It was a Carnival-like atmosphere. Celebration was in the air. It was just the day for multi-culturalism. People swarmed in from all over the place. Jerusalem, at the feast of Pentecost, was filled with people with strange foreign names from cities far off. As far as Phrygia and Pamphylia, Egypt and Libya, Pontus and Asia. There were Parthians, Medes, Elamites, Cretans and Arabs, among the many others. While one may wish to question Luke’s geography, according to his known world this was indeed a representative gathering of “every nation under heaven”. There were young, old, rich, poor, men and women. The guest list would have included the immigrants, refugees and non-citizens, orphaned and widowed, the homeless and those on the margins. People were invited for the festival regardless of religion, race, gender, status or age. The human-made barriers that divided throughout the year were removed for the day of celebration.
The lonely little group of men and women, friends of Jesus “all together in one place” would never have imagined that the Spirit would grab hold of and lead them into the “dance of their lives”. This con-spiracy, (from con-spire i.e. with breath or breathing together) as one writer puts it, resulted in about three thousand of that crowd (including the lonely little group) having their lives radically transformed. One cannot read or hear the narrative without appreciating its radical inclusiveness. The wild, free, strange and wonderful wind-rush of the Spirit of God pulled down the barriers and evoked a variety and multi-ethnic group of people to begin “breathing together” and “fired up” for the adventure of their lives.
The varied bouquet of peoples with the orchestrated symphony of languages is not without significance. “God does not speak only one language” (Koyama). Here is the wind-rush God re-directing the Babel trajectory of homogenisation and the enforcing of a petrifying uniformity. With hurricane force wind and flaming tongues, God’s “YES” to the diversities of identity, taste, style, culture, ideology and vision is loud and clear. Indeed, “culture shapes the human voice that answers the voice of Christ” (WCC: 1973).
Our wind-rush God (initiator and moulder of communities) is not in the business of creating a community of one colour or one flavour. Diversity and multiculturalism should be received as a gift from God. Diversity in terms of accent, culture, race or ethnicity is not something to fear; it is something to appreciate about God. In God’s landscape all the colours are recognized and vibrant, enhancing each other, dull without the other, independent and interdependent. Cultural and other differences should not lock us into divided categories. For while the Spirit of the wind-rush God affirms the identity of each, She binds us together in a common community. We are more connected than we imagine. That’s good news then, now and always. You and I don’t have to pretend to be someone we are not, to be a part of the Christian community. We are already included in God’s landscape.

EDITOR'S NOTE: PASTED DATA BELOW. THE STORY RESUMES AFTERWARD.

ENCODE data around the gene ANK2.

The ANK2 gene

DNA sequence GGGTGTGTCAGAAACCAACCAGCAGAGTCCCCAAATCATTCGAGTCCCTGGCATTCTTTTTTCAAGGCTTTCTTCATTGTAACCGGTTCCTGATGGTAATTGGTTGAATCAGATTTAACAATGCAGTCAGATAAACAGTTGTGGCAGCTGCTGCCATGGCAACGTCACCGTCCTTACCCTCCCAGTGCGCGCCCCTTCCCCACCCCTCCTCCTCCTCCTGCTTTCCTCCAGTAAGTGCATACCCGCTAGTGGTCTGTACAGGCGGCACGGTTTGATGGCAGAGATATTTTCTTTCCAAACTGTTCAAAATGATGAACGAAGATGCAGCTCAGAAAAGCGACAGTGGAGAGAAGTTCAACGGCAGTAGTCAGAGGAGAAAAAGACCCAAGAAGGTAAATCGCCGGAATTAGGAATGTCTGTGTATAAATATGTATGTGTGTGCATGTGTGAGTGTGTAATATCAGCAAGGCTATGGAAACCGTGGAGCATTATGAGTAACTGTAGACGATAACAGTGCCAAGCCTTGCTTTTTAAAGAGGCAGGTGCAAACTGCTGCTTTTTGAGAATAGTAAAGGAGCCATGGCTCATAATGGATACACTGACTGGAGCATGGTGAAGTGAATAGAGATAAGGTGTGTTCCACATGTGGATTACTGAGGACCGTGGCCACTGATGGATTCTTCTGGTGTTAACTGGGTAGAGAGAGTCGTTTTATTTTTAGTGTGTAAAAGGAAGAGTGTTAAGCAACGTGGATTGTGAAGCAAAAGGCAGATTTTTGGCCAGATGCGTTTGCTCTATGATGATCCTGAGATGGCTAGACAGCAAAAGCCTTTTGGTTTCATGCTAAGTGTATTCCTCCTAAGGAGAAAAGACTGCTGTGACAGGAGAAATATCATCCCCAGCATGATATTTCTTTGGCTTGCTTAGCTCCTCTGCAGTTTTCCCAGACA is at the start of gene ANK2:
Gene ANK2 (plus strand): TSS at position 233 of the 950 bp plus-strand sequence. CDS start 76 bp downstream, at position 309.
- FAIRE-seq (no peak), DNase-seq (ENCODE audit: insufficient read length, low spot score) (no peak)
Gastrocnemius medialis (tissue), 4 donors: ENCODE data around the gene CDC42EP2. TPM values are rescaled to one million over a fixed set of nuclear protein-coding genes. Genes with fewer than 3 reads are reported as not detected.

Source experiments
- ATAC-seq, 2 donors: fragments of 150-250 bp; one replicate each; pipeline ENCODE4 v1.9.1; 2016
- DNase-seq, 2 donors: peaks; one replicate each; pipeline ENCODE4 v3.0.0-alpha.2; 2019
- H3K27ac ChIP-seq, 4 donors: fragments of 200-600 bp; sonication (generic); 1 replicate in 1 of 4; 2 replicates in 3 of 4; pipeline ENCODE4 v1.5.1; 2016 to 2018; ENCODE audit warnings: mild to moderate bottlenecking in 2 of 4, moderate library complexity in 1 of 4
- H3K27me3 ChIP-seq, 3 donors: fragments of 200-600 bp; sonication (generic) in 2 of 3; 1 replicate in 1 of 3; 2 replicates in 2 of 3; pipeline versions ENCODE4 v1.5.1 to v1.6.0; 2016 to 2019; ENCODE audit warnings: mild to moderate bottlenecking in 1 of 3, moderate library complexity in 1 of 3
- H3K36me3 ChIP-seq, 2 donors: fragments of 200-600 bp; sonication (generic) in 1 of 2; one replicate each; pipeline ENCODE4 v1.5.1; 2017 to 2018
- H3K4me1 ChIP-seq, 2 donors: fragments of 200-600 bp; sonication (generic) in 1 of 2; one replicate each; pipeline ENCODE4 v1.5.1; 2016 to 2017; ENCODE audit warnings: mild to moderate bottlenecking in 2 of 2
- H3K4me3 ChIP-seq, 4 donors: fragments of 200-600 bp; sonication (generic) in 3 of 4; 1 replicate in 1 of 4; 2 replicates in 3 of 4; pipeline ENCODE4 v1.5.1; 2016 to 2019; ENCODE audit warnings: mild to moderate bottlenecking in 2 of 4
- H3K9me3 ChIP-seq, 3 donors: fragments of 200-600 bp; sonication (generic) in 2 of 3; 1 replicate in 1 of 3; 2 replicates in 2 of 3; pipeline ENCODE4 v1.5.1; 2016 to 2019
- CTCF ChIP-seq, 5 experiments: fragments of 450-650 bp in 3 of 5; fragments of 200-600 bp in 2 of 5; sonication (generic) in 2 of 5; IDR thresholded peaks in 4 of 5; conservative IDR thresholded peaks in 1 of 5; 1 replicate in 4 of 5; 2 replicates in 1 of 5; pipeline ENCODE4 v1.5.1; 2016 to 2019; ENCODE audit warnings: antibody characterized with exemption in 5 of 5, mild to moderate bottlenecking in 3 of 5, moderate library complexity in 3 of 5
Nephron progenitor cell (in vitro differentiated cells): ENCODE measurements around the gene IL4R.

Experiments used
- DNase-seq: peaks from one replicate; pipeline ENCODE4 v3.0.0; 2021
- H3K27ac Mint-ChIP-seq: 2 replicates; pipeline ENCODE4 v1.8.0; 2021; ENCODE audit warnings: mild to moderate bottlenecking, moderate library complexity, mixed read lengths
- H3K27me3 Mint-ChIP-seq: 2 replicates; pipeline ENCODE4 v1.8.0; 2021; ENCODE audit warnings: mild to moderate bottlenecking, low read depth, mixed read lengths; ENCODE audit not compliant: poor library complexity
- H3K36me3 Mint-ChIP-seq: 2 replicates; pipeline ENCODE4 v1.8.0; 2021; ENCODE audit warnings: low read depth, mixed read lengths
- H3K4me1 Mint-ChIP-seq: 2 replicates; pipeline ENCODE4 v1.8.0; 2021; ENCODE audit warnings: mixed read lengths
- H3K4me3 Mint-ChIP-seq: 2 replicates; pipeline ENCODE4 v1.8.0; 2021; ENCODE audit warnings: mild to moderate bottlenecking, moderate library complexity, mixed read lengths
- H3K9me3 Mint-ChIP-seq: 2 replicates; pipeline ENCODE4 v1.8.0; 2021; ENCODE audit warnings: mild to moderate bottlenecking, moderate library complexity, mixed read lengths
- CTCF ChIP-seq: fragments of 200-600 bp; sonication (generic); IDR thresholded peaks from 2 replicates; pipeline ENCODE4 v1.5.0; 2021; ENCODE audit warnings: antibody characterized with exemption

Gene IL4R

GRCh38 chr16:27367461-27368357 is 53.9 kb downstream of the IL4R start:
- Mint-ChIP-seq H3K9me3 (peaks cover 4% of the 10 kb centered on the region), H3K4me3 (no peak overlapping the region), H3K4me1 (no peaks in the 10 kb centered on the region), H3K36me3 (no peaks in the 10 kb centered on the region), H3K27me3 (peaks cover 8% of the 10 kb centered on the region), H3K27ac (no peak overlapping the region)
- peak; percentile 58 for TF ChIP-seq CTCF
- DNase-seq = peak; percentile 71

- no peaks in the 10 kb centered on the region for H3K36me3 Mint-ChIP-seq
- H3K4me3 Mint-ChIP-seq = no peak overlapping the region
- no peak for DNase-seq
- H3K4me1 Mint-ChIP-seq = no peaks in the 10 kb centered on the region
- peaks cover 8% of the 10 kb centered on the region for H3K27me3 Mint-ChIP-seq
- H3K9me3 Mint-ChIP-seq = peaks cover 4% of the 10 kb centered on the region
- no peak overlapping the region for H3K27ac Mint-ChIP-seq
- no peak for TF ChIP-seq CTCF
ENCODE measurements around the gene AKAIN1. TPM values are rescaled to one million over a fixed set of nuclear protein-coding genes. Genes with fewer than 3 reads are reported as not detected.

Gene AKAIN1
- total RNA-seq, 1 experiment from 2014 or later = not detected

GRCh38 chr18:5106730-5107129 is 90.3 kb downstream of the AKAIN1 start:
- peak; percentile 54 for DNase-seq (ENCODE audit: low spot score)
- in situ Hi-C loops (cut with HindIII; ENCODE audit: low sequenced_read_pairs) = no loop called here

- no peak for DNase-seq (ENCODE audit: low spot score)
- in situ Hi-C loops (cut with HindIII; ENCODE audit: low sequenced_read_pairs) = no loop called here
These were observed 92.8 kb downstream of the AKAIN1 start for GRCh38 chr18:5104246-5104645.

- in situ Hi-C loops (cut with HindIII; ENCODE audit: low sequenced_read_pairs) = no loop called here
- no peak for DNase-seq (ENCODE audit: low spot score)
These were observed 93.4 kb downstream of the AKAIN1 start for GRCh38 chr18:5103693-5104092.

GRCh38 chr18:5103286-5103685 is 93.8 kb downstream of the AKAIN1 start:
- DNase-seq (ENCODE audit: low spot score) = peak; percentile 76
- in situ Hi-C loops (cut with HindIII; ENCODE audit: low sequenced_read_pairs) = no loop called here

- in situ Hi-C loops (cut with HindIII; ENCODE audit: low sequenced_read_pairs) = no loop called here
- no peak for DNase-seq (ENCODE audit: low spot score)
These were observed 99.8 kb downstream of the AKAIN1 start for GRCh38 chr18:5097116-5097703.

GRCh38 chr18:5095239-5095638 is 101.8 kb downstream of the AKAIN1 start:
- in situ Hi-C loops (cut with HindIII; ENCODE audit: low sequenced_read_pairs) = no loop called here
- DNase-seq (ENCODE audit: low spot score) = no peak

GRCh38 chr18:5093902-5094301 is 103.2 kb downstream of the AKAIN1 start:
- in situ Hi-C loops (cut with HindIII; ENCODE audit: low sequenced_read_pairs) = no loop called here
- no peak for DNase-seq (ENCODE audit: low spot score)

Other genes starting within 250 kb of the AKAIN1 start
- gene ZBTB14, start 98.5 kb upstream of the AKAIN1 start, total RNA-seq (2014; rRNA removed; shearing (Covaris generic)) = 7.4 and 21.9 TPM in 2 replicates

There is a kind of “dangerous restlessness” with our wind-rush God. God disrupts our ‘neat categories’ and de-envelopes or releases us to embrace new life and a new spirit. No matter how diverse and completely different we are from one another, within and beyond the household of God, the breath of our wind-rush God can empower us to “breathe together” so that we can speak in our own “languages” and understand each other. For, to speak the language that another uses (literally and figuratively) demands us to listen in love. When that can begin to happen then the wind would become a gust and the gust a storm and our diverse and colourful community would “catch afire” with dreams, visions, prophecy and new life.
Are we ready to be signs of God’s inclusive love across culture, race, class, gender, age and all other divides? Can we learn to embrace (not just talk about) a wider diversity of human experience in the Church? Our wind-rush God in Christ is waiting expectantly to power up a transforming storm in his House of Living Stones.
We are called forward to be the “ecstasy church” (from ek [out] and stasis [standing still or at rest]), that is, the community stepping out of stasis into something always becoming new – the ecstatic house of living stones. Hope is staring at us in the face if only we can notice her and her children and all the possibilities for new life! Breathe on us, O Wind-Rush Spirit of discernment.
©copyright jagessar 2007